It means nothing more and nothing less than a tyranny of the bureaucracy, with the piling on of elected officials who think that Americans are too stupid to make their own decisions, that the constitutionality of a law is not “a serious question,” and that it’s just fine to pass perhaps the most expensive law in world history so that people can then find out what’s in it.
It is difficult to imagine that people (other than members of public sector unions) will look at their ballots this November, see the name Barack Obama, and say “sure, let’s do that again.” But difficult and impossible are not the same thing, especially with Obama and unions aiming to spend a billion dollars on his reelection.
Changes in the Republican nominating process, giving delegates proportionately in early states rather than a winner-take-all system, means that the GOP’s nominee may not be known until mid-spring. This is not all bad news for Republicans. On the one hand, it is reasonable to fear the damage Republicans may do to each other, including to the eventual nominee, in a hard-fought primary season. On the other hand, having a battle-tested nominee bodes well for the sure-to-be-brutal fight against Barack Obama and his henchmen. Furthermore, a spirited Republican contest keeps Barack Obama somewhat out of the news, reinforcing the idea that he is barely competent and simply not a leader while giving compelling evidence against the left’s usual talking points that the Republican Party is one of no ideas.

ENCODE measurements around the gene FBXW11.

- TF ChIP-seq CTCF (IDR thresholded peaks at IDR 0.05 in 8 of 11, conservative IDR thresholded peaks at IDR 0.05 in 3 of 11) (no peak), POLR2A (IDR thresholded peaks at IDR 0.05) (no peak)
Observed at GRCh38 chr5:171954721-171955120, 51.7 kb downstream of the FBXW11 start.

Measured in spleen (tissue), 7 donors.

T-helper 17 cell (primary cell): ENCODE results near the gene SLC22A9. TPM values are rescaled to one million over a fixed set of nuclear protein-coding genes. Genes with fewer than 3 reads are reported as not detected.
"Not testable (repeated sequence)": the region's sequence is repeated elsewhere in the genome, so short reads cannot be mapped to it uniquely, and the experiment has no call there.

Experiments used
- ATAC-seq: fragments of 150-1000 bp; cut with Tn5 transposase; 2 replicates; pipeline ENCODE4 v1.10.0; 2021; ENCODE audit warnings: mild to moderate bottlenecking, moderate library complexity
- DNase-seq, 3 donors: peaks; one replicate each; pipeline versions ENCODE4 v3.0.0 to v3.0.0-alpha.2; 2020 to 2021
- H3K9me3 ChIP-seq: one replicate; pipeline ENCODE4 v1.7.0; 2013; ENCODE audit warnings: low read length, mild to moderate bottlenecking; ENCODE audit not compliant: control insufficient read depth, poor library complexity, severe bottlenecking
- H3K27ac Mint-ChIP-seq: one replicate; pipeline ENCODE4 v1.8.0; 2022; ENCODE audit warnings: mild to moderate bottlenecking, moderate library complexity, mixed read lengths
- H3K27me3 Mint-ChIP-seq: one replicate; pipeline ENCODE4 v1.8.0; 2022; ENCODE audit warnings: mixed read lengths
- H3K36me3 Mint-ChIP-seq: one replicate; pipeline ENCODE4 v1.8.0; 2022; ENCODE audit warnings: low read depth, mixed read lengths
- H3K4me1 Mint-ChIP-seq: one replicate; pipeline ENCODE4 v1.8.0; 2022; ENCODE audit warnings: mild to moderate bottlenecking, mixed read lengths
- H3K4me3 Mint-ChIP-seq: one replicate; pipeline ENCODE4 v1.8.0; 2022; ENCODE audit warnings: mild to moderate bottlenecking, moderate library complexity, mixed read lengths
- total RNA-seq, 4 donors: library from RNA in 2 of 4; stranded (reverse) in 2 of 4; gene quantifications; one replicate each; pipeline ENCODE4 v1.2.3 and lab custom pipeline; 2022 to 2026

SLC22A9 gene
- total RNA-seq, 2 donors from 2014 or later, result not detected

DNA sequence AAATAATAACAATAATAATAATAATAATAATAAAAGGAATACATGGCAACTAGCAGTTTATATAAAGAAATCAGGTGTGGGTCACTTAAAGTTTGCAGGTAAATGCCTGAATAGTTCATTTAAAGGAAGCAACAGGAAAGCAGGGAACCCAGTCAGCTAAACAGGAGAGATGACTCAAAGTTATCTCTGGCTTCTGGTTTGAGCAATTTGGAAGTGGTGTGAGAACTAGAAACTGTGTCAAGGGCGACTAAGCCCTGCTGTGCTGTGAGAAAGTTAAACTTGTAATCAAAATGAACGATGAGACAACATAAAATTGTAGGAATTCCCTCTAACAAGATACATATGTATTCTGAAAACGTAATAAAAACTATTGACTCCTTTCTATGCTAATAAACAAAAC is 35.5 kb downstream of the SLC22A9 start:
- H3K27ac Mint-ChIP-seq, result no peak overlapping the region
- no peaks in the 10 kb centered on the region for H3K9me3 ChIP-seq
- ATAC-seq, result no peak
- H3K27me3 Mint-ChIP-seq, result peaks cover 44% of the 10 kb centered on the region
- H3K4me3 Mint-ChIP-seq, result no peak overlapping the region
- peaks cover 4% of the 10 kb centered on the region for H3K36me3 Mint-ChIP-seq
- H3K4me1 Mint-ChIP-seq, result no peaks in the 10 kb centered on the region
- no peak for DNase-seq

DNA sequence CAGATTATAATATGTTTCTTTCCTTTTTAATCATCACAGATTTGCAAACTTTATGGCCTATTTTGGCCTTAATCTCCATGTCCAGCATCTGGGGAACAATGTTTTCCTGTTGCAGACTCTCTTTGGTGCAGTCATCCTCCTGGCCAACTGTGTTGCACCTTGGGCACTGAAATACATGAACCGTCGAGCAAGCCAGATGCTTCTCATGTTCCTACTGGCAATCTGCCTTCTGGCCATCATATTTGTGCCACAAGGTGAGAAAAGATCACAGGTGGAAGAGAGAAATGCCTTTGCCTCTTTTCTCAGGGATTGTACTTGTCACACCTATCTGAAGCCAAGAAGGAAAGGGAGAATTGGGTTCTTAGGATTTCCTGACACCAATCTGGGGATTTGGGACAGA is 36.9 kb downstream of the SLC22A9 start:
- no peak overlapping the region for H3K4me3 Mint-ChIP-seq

A man of faith in a godless age is hitting Americans where it hurts.
Mr. and Mrs. American Spectator Reader, let P.J. O’Rourke talk sense to your kids.
In Britain, defending your property can get you life.
The debacle of this president’s administration is both a cause and a symptom of the decline of American values. Unless Congress impeaches him, that decline will go on unchecked. An eminent jurist surveys the damage and assesses the chances for the recovery of our culture.
It won’t take long for conservatives to scratch this presidential wannabe off their 2008 scorecard.
The American Christmas, like the songs that celebrate it, makes room for everybody under the rainbow. Is that why so many people seem to be hostile to it?
Was the President done in by the economy, or by the politics of the economy?
H/T to National Review Online